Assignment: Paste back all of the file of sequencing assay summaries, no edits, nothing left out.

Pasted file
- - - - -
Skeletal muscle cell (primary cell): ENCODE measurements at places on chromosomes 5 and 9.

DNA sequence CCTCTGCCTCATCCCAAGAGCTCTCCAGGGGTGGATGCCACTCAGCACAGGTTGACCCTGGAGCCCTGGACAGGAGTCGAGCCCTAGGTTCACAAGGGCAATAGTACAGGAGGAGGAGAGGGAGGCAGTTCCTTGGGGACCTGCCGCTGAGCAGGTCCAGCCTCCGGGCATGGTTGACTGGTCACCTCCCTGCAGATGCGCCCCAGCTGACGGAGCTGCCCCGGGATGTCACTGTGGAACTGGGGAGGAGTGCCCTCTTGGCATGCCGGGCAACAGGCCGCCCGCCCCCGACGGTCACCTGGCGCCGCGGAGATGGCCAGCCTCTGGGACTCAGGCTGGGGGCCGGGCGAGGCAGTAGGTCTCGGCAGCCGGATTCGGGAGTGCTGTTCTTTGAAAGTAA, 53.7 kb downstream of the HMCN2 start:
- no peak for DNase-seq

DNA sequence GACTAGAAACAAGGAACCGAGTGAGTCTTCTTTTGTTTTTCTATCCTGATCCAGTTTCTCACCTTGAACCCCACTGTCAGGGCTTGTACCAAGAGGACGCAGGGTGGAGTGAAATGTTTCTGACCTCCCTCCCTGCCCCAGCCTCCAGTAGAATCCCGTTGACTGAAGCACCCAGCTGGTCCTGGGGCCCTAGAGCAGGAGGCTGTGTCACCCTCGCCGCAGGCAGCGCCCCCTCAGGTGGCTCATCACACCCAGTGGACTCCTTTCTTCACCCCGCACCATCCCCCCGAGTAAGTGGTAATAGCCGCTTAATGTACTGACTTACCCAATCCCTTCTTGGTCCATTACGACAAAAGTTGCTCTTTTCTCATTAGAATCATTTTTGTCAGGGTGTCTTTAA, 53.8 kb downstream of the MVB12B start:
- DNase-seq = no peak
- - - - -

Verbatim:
Skeletal muscle cell (primary cell): ENCODE measurements at places on chromosomes 5 and 9.

DNA sequence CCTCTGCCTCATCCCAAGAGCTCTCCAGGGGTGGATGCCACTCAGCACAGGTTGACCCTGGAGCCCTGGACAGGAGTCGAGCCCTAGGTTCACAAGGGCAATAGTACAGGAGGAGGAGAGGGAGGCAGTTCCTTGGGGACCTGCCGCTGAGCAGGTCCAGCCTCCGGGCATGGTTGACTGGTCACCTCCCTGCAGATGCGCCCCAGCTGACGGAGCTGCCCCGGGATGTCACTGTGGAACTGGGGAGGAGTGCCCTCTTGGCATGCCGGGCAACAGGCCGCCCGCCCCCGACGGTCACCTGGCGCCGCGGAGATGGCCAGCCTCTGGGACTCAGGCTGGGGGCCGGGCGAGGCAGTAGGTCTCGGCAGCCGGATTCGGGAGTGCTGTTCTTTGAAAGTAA, 53.7 kb downstream of the HMCN2 start:
- no peak for DNase-seq

DNA sequence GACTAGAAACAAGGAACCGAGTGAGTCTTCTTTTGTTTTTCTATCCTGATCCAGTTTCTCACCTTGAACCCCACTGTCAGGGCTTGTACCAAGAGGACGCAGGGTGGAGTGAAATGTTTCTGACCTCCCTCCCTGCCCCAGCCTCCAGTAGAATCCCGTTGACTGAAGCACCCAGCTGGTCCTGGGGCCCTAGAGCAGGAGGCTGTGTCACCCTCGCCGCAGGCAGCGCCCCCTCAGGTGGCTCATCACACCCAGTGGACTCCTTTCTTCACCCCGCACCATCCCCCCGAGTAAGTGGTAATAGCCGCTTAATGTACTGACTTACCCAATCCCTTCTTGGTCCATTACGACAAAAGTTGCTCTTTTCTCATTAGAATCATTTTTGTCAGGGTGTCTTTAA, 53.8 kb downstream of the MVB12B start:
- DNase-seq = no peak